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Lincoln Institute


America's Biggest Scandal

by Lowman S. Henry,
CEO, Lincoln Institute of Public Opinion Research
 

From the administration's handling of the attack on the U.S. consulate in Benghazi, to the Internal Revenue Service harassment of conservative organizations, to the Justice Department's snooping on the news media, to the NSA's electronic monitoring of phone calls and e-mails, there has been no lack of scandals flowing from the nation's capital this year.

But the biggest scandal of all can be found at the Veterans Administration where an average of 53 men and women who have served this nation die each day waiting for bureaucrats to process the benefits they have earned. The backlog at the VA now numbers more than 851,000 cases. Worse, the backlog is growing rather than shrinking.

And it is not just an inflow of claims from those who have served in America's most recent wars in Iraq and in Afghanistan that has caused the backlog. Veterans who served in Vietnam and who are now showing symptoms from the defoliant Agent Orange also find their benefits clogged in the government pipeline. The current backlog was triggered by a move designed to help more veterans. The VA relaxed the rules governing who could apply for benefits for health problems arising from exposure to Agent Orange, or those suffering from Post-Traumatic Stress Disorder also known as PTSD.

The problem is while anticipating a flood of new claims, the VA inexplicably failed to put into place the administrative systems and the technology needed to handle the larger caseload. As a result, the time frame for processing a claim has grown from an average of 125 days in 2009 to nearly a full year — 331 days. And the problem isn't money. The budget for the Veteran's Administration has grown by over 40% and congress has offered more funding to speed up the process. The VA is one agency that has been spared budget cuts under sequestration.

The problem, pure and simple, is administrative incompetence. Captain Darin Selnick, USAF (Retired) was a Special Assistant to the Secretary of Veterans Affairs for eight years. He is now on the organizing committee of Concerned Veterans for America. The group is fighting to put pressure on the Obama Administration to deal with the crisis at the VA.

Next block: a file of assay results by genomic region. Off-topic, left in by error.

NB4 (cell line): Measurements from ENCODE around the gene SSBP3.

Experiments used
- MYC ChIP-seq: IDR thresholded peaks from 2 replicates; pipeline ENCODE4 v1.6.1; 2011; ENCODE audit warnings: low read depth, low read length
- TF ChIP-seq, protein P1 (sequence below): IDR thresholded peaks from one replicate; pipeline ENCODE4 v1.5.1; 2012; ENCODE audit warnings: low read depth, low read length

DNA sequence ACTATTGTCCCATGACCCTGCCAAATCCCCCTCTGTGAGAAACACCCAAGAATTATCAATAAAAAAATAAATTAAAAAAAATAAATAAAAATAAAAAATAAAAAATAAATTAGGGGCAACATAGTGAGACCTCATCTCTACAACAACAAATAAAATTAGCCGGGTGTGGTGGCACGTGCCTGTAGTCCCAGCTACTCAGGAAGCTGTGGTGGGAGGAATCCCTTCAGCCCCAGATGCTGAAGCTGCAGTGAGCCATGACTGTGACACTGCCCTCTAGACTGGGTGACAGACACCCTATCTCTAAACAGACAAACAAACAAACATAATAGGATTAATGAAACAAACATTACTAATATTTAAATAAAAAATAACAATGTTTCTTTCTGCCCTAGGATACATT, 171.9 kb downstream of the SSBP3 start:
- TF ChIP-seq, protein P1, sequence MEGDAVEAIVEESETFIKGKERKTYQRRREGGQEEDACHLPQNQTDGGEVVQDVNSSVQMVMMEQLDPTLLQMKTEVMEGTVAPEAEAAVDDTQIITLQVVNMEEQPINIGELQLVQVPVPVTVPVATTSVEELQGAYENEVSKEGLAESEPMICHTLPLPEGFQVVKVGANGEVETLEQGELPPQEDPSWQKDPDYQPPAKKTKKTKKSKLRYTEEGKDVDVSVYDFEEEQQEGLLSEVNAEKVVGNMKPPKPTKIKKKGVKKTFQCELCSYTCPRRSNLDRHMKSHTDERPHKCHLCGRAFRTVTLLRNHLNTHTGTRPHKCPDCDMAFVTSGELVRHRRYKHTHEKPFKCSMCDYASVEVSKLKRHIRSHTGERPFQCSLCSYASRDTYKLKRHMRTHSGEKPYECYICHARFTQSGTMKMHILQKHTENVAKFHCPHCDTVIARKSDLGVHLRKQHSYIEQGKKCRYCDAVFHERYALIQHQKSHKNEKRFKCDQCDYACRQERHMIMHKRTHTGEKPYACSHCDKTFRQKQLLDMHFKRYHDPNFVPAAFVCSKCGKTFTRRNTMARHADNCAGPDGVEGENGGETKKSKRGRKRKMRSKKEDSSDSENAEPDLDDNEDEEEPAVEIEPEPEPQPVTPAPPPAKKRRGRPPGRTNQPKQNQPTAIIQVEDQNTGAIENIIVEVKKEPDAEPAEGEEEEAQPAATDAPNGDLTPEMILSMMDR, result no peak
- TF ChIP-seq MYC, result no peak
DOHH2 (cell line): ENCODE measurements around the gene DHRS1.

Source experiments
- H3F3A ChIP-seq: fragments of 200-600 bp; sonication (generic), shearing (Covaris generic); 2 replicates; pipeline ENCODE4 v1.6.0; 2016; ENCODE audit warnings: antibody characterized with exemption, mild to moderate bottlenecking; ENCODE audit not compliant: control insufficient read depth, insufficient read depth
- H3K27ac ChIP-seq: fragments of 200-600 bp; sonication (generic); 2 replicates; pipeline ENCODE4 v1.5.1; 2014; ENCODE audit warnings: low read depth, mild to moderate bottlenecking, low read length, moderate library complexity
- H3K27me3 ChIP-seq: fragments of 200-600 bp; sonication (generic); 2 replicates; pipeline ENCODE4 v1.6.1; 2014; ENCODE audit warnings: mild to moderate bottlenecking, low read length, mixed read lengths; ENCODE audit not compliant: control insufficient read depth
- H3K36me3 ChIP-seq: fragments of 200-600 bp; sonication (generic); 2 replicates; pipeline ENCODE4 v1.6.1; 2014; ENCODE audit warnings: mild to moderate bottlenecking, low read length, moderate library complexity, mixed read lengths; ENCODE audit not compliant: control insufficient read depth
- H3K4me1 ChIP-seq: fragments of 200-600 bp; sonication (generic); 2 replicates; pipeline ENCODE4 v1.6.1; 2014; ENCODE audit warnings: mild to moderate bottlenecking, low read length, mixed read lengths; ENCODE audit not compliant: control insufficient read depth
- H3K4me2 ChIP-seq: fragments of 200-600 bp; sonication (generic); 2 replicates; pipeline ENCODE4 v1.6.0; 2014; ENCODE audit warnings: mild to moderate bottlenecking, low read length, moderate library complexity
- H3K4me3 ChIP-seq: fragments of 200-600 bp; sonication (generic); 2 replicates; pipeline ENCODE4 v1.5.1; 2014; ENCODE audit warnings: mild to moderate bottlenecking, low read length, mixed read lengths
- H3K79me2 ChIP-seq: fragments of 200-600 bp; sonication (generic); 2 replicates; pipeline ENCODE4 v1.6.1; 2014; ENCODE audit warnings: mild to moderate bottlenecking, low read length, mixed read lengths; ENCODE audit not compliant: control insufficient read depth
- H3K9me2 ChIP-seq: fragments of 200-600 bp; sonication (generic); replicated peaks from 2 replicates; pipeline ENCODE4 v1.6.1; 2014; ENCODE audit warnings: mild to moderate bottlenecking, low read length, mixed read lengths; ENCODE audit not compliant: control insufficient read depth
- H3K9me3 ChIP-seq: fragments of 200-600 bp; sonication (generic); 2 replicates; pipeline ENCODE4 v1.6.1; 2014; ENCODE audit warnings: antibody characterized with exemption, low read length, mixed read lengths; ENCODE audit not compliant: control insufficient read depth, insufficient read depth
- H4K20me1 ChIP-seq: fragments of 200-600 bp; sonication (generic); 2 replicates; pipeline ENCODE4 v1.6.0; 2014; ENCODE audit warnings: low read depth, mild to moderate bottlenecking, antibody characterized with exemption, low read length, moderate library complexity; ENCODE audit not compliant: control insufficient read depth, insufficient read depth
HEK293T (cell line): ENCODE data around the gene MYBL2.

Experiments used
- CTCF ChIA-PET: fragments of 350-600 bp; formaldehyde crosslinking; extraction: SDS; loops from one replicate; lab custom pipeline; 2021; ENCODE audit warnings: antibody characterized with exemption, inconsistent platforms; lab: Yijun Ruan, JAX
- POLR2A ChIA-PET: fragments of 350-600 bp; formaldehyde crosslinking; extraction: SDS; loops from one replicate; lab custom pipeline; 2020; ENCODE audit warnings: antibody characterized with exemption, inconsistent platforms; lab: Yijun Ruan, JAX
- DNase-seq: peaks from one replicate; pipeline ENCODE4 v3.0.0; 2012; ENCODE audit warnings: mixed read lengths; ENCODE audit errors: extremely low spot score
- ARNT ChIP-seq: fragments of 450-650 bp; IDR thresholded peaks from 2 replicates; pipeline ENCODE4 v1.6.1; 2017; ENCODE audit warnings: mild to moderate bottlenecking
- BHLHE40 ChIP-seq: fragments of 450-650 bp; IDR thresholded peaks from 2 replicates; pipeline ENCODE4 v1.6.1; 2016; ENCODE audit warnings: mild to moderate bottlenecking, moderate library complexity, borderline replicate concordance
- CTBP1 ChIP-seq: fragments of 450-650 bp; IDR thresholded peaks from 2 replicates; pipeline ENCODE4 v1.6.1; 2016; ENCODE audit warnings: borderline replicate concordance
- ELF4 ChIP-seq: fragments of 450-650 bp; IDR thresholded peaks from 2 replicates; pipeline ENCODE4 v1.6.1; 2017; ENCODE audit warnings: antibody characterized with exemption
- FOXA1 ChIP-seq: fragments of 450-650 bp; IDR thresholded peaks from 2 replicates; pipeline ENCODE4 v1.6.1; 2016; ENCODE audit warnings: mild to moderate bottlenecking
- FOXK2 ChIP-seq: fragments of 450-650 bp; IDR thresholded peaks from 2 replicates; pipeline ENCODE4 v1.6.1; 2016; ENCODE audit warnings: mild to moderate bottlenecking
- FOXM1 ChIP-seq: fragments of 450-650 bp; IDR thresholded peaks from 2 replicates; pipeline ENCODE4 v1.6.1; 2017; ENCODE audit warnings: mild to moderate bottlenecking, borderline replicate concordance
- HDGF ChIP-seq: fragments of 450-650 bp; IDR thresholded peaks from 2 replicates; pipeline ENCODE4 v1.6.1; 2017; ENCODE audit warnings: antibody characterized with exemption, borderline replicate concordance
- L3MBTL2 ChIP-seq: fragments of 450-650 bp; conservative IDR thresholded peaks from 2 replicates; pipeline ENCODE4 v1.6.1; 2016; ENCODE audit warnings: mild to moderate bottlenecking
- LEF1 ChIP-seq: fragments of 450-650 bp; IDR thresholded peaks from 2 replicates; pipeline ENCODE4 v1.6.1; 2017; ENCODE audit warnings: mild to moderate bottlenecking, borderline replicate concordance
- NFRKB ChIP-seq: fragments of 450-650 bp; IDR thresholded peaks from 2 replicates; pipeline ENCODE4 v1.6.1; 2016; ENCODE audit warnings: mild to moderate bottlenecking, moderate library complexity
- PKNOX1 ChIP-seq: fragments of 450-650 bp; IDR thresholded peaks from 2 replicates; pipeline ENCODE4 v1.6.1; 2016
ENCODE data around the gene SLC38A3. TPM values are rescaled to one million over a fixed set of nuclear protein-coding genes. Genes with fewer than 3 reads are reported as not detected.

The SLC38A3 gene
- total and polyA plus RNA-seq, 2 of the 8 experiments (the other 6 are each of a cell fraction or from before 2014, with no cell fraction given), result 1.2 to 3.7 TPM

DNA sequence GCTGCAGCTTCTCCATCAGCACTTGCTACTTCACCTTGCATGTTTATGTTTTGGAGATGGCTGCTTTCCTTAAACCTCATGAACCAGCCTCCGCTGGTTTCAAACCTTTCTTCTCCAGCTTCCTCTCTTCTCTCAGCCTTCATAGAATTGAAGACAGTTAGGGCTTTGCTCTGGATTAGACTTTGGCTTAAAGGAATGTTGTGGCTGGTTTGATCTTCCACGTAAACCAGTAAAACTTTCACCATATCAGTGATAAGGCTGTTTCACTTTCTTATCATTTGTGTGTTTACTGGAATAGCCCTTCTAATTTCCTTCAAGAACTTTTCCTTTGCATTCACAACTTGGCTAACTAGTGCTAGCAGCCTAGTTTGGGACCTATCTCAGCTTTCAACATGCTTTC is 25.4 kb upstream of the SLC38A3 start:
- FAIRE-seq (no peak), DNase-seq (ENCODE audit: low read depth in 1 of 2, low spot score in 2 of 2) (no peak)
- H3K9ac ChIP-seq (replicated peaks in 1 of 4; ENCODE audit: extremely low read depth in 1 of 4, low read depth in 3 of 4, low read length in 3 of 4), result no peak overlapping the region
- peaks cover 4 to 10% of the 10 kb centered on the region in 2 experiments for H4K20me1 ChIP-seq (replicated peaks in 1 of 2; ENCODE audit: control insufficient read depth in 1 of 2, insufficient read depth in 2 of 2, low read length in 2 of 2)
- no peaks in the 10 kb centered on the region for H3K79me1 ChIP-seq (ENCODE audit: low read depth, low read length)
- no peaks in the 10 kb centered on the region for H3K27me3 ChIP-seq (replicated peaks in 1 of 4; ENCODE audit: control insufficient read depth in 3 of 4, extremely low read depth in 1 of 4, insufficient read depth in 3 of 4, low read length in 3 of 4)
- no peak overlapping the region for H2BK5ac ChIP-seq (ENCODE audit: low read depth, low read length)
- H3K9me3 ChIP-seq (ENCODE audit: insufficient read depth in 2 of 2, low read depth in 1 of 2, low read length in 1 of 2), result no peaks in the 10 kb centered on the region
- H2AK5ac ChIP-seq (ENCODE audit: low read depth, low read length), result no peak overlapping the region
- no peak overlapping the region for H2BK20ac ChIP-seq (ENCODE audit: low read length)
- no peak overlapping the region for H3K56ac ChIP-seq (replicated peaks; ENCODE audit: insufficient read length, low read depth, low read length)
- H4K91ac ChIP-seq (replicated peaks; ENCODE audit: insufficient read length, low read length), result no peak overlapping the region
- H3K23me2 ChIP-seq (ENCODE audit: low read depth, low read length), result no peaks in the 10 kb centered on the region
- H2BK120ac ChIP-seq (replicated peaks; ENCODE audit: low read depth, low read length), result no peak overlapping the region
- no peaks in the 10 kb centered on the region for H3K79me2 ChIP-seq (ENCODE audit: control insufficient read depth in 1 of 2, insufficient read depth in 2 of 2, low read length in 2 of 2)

Selnick is blunt when talking about how to solve the problem recently telling American Radio Journal: "In the military if you don't take the hill you find the right person who will take the hill." He says there are middle and upper level managers who failed to prepare for the increase in claims, and who have been unable to deal with the meltdown that ensued. Selnick believes the problem rises all the way to the top, where retired General Eric Shinseki, who serves as Secretary of the Department of Veterans Affairs has likewise failed to come to grips with the problems plaguing his department.

While Washington bureaucrats stumble about, the lengthy delay in processing claims has had a day-to-day impact on the lives of America's war veterans. For some the waiting game has prevented them from getting much needed health care. Others await approval of benefits to further their educations. And some families face further emotional upheaval awaiting burial benefits. As a result of the delays, thousands of veterans are dying and others have faced added stress resulting in high unemployment rates, and surging homelessness.

As America prepares to celebrate the anniversary of the declaration of its independence on July 4, 1776 it is time to reflect on the fact that each generation has sent our sons and daughters to fight to preserve, protect and defend that most precious of commodities — freedom. Today's veteran's answered the call to protect our liberty, and now our government is failing them in their time of need.

This past spring, Concerned Veterans for America called upon President Obama to take swift action to deal with the problems at the Veterans Administration, including the dismissal of Secretary Shinseki from his post. Months later the problems persist with no signs of progress. The present leadership at the Veterans Administration has failed to "take the hill." That such "leadership" remains in place — and America's veterans are suffering and dying because of it — is the Obama Administration's biggest scandal of all.

(Lowman S. Henry is Chairman CEO of the Lincoln Institute and host of the weekly Lincoln Radio Journal. His e-mail address is lhenry@lincolninstitute.org.)

Permission to reprint is granted provided author and affiliation are cited.


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